Archive for September, 2011

Korean Sex Workers are standing up for their RIGHTS!!!

There are approximately 1,000 sex workers gathering from several location of Korea.

They are claiming “Sex work is work!!!

Abolish anti-prostitution law!!!

Decriminalise Sex Work!!!”


They are working in brothels. Korean government has forced to remove brothel areas since 2004 made new anti-prostitution law. The situation is getting worse that sex workers are threaten by costumers according to the law and police not only can’t help sex workers in dangerous situation but even they often use violence sex workers.

Click below for PDF version

Korean Sex Workers Protesting in Seoul on 22 Sept. 2011


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This is another source of advice for transgender women on living a healthy life.

“Many people think that we are just gay men in dresses…

But we know we are not, we are transgender women.

We have identities and lives very different than gay men.

We are special. No one can take away our dignity.”

As transgender women, we come in all ages and shapes, all personalities and types: just like everyone else. But for many of us, every day, we face stigma and discrimination for our gender presentation or sexuality. Sometimes we are rejected by our own families or face violence in public. This reduces our life opportunities, for example, our chances to receive an education or find gainful employment. Sex work often becomes our only real option to make a living. Sometimes we turn to alcohol or drug use as a means to cope with shame and social isolation. Many of us become infected with HIV and have to deal with the rejection that often follows.

This booklet provides information about things we care about as transgender women: our health (including hormones, HIV, and STDs), our human rights, and our social well-being.

Click the Link below for PDF version


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Recently, APNSW conducted a training workshop for delegates from the four countries that have most recently joined joined our network. Sex workers came from East Timor, Laos, Nepal & Pakistan came to the four day workshop, which was supported by a grant from AJWS. The workshop titled “Together we can do it!” was an Intoductory Workshop on Sex Worker HIV Programming & Human Rights.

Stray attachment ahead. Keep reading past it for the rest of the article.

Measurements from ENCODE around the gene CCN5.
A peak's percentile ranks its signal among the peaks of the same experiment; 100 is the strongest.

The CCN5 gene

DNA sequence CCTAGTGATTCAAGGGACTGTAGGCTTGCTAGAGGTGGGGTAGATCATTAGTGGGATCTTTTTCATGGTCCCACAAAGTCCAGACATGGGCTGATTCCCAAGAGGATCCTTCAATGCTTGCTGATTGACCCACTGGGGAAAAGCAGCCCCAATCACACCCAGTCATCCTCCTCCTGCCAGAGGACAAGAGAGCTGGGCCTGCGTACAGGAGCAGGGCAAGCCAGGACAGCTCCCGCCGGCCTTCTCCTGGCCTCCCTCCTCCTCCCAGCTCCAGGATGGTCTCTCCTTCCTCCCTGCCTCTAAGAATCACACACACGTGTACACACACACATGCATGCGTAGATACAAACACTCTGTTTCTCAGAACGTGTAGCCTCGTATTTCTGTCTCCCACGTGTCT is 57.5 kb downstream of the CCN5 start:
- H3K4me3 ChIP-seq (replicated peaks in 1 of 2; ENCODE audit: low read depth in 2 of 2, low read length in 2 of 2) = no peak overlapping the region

The workshop opened with a video about the history of APNSW followed by the Understanding Sex Work, HIV & the UN module. Rights based HIV Programming was covered next and the first day finished with an Art Activity whereby participants were each asked to illustrate the Key issues for their country.

Day Two involved several sessions including a briefer on Feedback & Film making and country groups were then asked to prioritise shared issues in country and to prepare a presentation for the Workshop outlining those issues. A discussion about how sex worker groups & projects address these issues completed the agenda for the day.

Together We Can Do it!!!

On Day Three a module was presented on HIV & Rights Based Programmes. Various elements of programming were examined as well as how they can be done in a way that is consistent with a rights based approach to health service delivery. After lunch we took an excursion to Pat Pong Road so that participants could view the Red Light District to get a feel of the way the industry operates in Bangkok. This led into a trip to the Empower office located there. As always, Empower staff were very generous with their time and knowledge of HIV programming, and many of our delegates were fascinated by some of the initiatives that Empower routinely runs for sex workers – classes, workshops, gatherings. After the field trip, there was much enthusiasm amongst group members with some delegates keep to implement some ideas they had learned at Empower into their own national programmes, in particular those with a social aspect which run alongside clinical services.

By day Four we were all starting to feel like old friends, which is just as well, because that is the day we covered The Global Fund and its complicated funding processes. Andrew then focused on a regional Global Fund proposal for sex work and what that means for sex workers groups in the region. We finished up with a discussion about being part of APNSW and how we can be more involved and work together. The feedback about the workshop from participants was overwhelmingly positive. Since then, two countries have had advocacy pieces printed in newspapers and all are busily networking in their communities to expand networks in order to reach (and teach) as many sex workers as possible.

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